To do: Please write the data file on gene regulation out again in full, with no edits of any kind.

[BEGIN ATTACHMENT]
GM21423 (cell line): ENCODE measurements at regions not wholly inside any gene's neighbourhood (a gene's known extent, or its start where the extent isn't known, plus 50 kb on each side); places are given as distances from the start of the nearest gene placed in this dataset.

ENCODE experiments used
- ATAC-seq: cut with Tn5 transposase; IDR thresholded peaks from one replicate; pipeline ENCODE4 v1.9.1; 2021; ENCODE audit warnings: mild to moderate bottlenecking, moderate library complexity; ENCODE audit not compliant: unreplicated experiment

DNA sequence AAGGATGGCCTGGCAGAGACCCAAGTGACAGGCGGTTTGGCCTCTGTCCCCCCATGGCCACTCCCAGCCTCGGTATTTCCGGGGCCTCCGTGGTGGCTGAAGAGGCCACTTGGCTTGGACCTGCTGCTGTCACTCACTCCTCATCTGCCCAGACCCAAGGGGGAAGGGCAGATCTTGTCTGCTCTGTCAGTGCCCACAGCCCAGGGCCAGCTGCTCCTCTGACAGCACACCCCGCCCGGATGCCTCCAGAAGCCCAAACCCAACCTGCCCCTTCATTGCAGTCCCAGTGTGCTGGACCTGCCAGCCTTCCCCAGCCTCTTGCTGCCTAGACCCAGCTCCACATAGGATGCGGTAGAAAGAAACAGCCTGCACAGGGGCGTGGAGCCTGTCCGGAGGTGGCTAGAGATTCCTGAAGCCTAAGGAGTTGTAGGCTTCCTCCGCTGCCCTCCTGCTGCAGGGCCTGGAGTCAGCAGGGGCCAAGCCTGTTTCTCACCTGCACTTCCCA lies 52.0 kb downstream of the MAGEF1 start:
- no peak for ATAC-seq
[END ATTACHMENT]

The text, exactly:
GM21423 (cell line): ENCODE measurements at regions not wholly inside any gene's neighbourhood (a gene's known extent, or its start where the extent isn't known, plus 50 kb on each side); places are given as distances from the start of the nearest gene placed in this dataset.

ENCODE experiments used
- ATAC-seq: cut with Tn5 transposase; IDR thresholded peaks from one replicate; pipeline ENCODE4 v1.9.1; 2021; ENCODE audit warnings: mild to moderate bottlenecking, moderate library complexity; ENCODE audit not compliant: unreplicated experiment

DNA sequence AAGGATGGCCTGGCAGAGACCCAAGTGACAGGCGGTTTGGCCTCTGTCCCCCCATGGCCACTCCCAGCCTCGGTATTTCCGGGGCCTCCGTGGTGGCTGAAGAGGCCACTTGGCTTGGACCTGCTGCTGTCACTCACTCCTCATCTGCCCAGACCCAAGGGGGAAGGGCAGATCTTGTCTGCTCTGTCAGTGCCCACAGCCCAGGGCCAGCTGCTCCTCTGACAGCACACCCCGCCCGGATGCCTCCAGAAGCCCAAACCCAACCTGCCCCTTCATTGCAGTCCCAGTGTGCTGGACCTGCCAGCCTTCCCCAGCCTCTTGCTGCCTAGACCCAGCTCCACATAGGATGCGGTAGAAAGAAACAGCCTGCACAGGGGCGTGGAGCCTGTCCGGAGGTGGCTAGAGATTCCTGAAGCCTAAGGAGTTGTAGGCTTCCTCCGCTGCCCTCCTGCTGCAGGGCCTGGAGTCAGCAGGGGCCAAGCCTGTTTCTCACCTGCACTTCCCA lies 52.0 kb downstream of the MAGEF1 start:
- no peak for ATAC-seq